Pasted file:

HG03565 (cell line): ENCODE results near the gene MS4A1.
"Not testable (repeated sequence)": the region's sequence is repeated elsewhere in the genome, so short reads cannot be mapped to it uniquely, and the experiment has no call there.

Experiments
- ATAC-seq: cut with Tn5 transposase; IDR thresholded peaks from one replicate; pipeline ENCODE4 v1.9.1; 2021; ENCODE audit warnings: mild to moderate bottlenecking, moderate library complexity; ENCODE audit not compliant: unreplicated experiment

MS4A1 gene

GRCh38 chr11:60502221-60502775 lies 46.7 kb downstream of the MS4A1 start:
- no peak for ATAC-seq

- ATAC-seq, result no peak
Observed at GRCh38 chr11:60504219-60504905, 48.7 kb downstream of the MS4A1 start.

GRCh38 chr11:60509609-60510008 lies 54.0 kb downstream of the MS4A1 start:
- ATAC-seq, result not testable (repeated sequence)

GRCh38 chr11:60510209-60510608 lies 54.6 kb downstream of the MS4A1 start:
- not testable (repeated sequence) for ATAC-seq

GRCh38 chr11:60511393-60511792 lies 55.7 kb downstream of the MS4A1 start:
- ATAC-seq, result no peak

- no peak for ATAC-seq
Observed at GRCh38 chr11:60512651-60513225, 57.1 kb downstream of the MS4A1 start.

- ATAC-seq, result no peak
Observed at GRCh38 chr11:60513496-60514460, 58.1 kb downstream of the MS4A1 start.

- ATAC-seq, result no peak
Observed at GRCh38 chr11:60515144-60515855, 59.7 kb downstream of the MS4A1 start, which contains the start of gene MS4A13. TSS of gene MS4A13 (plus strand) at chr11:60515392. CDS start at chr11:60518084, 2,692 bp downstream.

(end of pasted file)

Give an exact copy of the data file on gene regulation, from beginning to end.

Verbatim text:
HG03565 (cell line): ENCODE results near the gene MS4A1.
"Not testable (repeated sequence)": the region's sequence is repeated elsewhere in the genome, so short reads cannot be mapped to it uniquely, and the experiment has no call there.

Experiments
- ATAC-seq: cut with Tn5 transposase; IDR thresholded peaks from one replicate; pipeline ENCODE4 v1.9.1; 2021; ENCODE audit warnings: mild to moderate bottlenecking, moderate library complexity; ENCODE audit not compliant: unreplicated experiment

MS4A1 gene

GRCh38 chr11:60502221-60502775 lies 46.7 kb downstream of the MS4A1 start:
- no peak for ATAC-seq

- ATAC-seq, result no peak
Observed at GRCh38 chr11:60504219-60504905, 48.7 kb downstream of the MS4A1 start.

GRCh38 chr11:60509609-60510008 lies 54.0 kb downstream of the MS4A1 start:
- ATAC-seq, result not testable (repeated sequence)

GRCh38 chr11:60510209-60510608 lies 54.6 kb downstream of the MS4A1 start:
- not testable (repeated sequence) for ATAC-seq

GRCh38 chr11:60511393-60511792 lies 55.7 kb downstream of the MS4A1 start:
- ATAC-seq, result no peak

- no peak for ATAC-seq
Observed at GRCh38 chr11:60512651-60513225, 57.1 kb downstream of the MS4A1 start.

- ATAC-seq, result no peak
Observed at GRCh38 chr11:60513496-60514460, 58.1 kb downstream of the MS4A1 start.

- ATAC-seq, result no peak
Observed at GRCh38 chr11:60515144-60515855, 59.7 kb downstream of the MS4A1 start, which contains the start of gene MS4A13. TSS of gene MS4A13 (plus strand) at chr11:60515392. CDS start at chr11:60518084, 2,692 bp downstream.